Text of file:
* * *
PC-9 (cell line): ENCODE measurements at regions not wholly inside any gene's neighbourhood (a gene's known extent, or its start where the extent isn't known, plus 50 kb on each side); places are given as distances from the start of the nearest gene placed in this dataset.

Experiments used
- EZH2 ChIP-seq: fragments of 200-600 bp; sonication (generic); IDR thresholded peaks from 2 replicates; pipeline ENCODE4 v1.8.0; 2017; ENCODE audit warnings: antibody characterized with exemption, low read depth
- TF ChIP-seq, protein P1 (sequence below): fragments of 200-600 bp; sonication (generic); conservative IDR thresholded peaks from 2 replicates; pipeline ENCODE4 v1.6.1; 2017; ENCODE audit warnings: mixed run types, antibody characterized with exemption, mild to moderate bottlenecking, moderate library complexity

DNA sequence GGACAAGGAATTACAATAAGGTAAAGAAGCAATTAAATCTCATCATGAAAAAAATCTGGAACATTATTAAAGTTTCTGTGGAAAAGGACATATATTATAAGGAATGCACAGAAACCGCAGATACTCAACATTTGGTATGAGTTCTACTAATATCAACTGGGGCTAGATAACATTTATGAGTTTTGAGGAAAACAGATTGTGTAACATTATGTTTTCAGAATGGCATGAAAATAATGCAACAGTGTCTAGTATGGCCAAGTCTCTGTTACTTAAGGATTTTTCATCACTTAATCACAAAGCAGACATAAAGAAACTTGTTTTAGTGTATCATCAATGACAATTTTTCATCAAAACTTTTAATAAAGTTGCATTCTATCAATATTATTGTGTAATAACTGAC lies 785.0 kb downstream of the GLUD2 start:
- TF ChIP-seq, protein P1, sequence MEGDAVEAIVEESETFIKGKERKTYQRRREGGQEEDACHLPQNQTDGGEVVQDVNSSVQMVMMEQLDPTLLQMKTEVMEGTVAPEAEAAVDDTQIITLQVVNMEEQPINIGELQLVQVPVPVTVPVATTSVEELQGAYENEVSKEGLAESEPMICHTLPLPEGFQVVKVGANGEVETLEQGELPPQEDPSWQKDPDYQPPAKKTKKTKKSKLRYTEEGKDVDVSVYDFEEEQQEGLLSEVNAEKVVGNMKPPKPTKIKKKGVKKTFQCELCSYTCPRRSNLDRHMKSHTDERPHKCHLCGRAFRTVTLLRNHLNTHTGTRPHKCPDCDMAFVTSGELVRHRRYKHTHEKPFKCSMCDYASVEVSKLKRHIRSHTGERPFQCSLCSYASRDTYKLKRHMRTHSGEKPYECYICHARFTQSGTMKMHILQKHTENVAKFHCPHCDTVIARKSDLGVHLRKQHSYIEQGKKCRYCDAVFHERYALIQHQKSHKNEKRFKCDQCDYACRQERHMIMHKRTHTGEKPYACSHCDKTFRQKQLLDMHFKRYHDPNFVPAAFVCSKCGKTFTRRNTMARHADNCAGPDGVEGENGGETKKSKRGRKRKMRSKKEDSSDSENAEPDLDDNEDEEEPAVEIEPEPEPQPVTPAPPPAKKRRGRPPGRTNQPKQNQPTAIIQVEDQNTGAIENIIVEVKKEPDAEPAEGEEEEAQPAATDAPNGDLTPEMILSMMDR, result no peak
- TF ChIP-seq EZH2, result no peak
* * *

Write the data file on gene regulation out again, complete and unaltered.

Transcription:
PC-9 (cell line): ENCODE measurements at regions not wholly inside any gene's neighbourhood (a gene's known extent, or its start where the extent isn't known, plus 50 kb on each side); places are given as distances from the start of the nearest gene placed in this dataset.

Experiments used
- EZH2 ChIP-seq: fragments of 200-600 bp; sonication (generic); IDR thresholded peaks from 2 replicates; pipeline ENCODE4 v1.8.0; 2017; ENCODE audit warnings: antibody characterized with exemption, low read depth
- TF ChIP-seq, protein P1 (sequence below): fragments of 200-600 bp; sonication (generic); conservative IDR thresholded peaks from 2 replicates; pipeline ENCODE4 v1.6.1; 2017; ENCODE audit warnings: mixed run types, antibody characterized with exemption, mild to moderate bottlenecking, moderate library complexity

DNA sequence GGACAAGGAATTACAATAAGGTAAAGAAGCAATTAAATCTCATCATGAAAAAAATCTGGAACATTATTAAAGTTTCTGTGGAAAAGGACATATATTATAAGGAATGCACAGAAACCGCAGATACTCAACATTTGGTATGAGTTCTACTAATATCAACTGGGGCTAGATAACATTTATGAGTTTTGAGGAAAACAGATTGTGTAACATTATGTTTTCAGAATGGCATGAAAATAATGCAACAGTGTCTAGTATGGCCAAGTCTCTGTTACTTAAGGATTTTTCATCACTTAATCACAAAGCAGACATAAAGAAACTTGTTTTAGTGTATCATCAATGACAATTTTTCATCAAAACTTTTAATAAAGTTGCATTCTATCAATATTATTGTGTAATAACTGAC lies 785.0 kb downstream of the GLUD2 start:
- TF ChIP-seq, protein P1, sequence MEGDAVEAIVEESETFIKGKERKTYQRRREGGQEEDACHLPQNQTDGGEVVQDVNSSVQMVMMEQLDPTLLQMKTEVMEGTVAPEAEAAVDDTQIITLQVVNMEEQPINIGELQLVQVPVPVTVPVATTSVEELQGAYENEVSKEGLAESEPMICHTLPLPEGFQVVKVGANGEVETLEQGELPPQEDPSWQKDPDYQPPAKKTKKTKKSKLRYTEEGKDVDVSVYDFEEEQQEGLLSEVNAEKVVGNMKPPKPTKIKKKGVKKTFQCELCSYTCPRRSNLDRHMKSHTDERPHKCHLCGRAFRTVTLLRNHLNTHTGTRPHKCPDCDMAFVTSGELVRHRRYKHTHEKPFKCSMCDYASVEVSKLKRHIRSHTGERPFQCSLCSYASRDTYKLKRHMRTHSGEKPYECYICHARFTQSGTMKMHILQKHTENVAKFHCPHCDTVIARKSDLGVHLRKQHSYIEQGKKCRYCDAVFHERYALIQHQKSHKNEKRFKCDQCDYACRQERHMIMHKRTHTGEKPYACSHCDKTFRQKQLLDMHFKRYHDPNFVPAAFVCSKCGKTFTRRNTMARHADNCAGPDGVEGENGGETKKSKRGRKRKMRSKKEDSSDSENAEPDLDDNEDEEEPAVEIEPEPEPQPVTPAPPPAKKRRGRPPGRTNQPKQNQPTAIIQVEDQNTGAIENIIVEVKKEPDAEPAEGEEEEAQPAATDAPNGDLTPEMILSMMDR, result no peak
- TF ChIP-seq EZH2, result no peak